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Geopolitics Part 1 -
US Domination and the New Cold Skirmish
by Alpha and Vega, an Investor and a Trader
July 11th, 2010

In this issue:
1) What is Geopolitics?
2) Expect the Absurd
3) Key Trends
4) US Domination
5) The Cold Skirmish

Dear Friends, Colleagues, and Investors,

Politicians come and go, economies boom and bust, but geopolitics helps us
see the forest for the trees. In this newsletter I'll provide an introduction to
geopolitics and explore the key trends that defined the 20th century and will
define the 21st. I'll argue that the US' global military and economic dominance
will continue to grow over the next 30 years. Next, I'll examine the current "Cold
Skirmish" with Russia, similar to the Cold War but more limited in scope. In Part
2, I'll explore the (potential) political disintegration of China, the rise of Turkey
and Poland, and how demographic trends will lead to a reversal of immigration
politics and kill off "traditional family values" for good.
Much of this newsletter is inspired by George Friedman's, "The Next 100
Years." Friedman is the CEO of Stratfor and he provides keen strategic insight.

1. What is Geopolitics?
Geopolitics is the study of...
the effects of economic geography on the powers of states.
how countries make choices.
patterns of behavior, and understanding why patterns repeat.
the world as a giant chessboard. Like pieces in a chess game, countries can't move at
will, rather, they have a small range of reasonable choices.

Geopolitics is a way of describing the world that emphasizes military and economic
power and sovereign states as rational actors. Both military and economic power are directly
influenced by geography (e.g. defensible borders and access to shipping lanes), demography
(e.g. availability of labor), and culture (e.g. xenophobia and tolerance of war casualties).
Many people were surprised that Obama has followed a nearly identical foreign policy to
his predecessor, President Bush. A student of geopolitics understands that political leaders
have little real power when it comes to foreign policy; they are constrained by the interests of
their country, which dramatically reduces their available options.

I probably need to defend one claim in greater detail. Does military power really matter
that much today? The US Navy is larger than the next six navies combined; are we wasting
our money? The short answer is no. As Americans, we've been relatively immune from war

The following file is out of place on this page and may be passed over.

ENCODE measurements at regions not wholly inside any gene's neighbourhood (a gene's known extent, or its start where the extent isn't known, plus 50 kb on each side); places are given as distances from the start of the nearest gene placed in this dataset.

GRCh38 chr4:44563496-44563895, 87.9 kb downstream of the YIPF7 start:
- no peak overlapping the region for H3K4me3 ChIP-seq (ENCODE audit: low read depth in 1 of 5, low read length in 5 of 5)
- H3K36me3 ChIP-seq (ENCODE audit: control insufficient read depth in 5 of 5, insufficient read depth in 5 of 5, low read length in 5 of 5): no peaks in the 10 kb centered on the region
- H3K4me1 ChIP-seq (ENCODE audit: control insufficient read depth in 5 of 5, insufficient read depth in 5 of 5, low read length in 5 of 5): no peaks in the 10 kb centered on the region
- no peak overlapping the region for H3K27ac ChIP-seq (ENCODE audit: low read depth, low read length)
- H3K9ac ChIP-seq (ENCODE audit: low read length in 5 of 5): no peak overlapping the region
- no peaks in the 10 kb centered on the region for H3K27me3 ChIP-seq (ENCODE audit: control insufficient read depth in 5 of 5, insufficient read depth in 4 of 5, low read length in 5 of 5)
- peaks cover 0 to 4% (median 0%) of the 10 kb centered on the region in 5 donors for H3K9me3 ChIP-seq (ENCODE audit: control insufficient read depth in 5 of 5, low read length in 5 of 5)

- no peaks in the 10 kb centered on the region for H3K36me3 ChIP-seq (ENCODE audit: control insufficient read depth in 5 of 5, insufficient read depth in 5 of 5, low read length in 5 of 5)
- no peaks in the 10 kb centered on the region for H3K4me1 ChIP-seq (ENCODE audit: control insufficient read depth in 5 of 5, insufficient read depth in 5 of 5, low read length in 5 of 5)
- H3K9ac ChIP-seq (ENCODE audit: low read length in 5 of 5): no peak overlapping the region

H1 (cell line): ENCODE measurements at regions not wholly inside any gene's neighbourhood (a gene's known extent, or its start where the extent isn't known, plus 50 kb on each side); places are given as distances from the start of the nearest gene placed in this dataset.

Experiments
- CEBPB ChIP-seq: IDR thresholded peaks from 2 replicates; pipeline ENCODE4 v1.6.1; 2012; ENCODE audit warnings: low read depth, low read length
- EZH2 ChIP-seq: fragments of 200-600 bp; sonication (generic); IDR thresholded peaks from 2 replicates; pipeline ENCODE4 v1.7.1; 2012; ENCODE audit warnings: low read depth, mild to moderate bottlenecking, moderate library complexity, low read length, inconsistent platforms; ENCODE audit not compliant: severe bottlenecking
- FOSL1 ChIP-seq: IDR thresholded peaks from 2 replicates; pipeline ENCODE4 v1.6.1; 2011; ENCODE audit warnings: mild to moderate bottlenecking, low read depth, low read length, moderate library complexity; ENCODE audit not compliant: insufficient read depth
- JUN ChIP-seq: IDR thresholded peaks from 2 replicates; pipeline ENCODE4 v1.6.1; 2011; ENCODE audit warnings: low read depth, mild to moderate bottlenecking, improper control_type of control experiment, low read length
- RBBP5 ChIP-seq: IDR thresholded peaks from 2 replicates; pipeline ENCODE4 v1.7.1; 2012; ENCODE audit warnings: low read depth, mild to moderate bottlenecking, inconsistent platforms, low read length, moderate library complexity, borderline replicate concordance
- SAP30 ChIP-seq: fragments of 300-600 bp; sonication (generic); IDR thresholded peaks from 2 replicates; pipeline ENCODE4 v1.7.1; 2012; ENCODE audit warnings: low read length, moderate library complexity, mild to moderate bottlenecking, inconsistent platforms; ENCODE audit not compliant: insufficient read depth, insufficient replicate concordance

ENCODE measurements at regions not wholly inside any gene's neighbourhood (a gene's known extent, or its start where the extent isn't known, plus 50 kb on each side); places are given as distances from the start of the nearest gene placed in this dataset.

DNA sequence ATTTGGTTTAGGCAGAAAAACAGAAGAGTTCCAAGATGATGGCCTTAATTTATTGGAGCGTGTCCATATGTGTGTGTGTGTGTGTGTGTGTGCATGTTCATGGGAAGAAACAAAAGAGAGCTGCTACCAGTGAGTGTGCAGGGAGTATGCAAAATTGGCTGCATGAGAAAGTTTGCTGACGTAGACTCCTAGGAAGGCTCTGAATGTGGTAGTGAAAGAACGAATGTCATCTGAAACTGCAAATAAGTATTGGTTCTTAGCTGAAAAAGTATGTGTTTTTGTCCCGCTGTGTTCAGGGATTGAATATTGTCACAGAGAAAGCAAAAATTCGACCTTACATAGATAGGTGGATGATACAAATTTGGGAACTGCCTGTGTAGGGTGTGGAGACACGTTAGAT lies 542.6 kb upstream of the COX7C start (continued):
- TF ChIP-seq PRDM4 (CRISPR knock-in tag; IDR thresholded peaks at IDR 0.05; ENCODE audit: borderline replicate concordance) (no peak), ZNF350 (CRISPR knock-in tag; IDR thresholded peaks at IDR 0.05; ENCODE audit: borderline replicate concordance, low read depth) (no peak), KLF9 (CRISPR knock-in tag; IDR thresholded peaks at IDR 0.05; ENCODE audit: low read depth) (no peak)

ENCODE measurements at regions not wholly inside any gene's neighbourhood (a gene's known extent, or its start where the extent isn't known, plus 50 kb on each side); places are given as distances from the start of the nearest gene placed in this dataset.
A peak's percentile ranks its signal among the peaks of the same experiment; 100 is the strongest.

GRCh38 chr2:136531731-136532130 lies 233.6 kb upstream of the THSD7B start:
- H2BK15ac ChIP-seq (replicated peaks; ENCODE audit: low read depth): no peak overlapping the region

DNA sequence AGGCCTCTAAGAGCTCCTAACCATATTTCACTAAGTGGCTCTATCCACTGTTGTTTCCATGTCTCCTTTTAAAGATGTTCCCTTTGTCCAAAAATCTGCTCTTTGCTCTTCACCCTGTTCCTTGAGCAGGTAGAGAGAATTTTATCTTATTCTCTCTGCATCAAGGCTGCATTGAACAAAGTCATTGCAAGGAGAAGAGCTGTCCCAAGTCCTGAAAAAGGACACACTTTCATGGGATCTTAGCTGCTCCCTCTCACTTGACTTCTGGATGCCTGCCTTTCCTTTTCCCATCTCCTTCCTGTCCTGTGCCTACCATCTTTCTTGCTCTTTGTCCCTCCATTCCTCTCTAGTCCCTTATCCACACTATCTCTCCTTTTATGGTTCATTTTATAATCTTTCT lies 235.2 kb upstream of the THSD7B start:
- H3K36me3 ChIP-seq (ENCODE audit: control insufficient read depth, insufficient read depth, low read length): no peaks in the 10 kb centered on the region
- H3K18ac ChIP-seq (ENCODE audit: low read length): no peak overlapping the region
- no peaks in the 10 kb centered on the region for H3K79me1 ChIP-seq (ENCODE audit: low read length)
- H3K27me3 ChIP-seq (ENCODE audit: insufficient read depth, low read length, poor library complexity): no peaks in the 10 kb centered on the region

on our soil for two centuries. We occupy land that is hard to attack and impossible to
successfully occupy. More recently, our dominant military has extended an umbrella of peace
over most of Europe (via NATO), to Taiwan, Japan, South Korea, and many other allies.
Nations that were weak militarily and not under our umbrella of protection have not faired so
well. In 2008, Russia attacked Georgia. Ask a Tibetan or Chechnyan if military power
matters. Humanity is no more "enlightened" today than on the eve of the First and Second
World Wars. Nations reasonably believe that without sufficient military power, their national
security is at risk.
Military power is about the projection of force. During the Cold War, Russia had a
powerful army but lacked the ability to transport it; as a result, the US was unable to conquer
Russia but could easily contain it by controlling major ports. The US Navy currently controls
every major ocean and sea around the world. Every shipping vessel that leaves a port
anywhere in the world does so with US knowledge and tacit permission. Our dominance of
the oceans gives us dominance of the air via aircraft carriers. This means that the US, and
only the US, is capable of waging a major war across continents.
National defense is quite a bit easier than the projection of force. An airplane can easily
cross mountain ranges, but tanks and troops cannot. Natural boundaries like mountain
ranges, seas, and jungles remain near-impassable obstacles for armies. Many wars are
fought to gain control of natural boundaries so that a country can be safer from invasion (e.g.
Russia in the Caucasus)

2. Expect the Absurd


In 1900, the Russian Empire, German Empire, and Ottoman Empire, were powerful
players on the world stage. Many European elites believed that war in Europe was
impossible because of the interdependent economies. Just 20 years later, Europe faced a
devastating world war and the three great empires lay in ruins.
In World War II, Germany and Japan were decimated and their economies obliterated.
Just 35 years later they were the 2nd and 3rd largest economies in the world.
Think of 1980. The mighty US had been defeated by communist North Vietnam. The
Soviet Union threatened world domination. By 2000, the Soviet Union had collapsed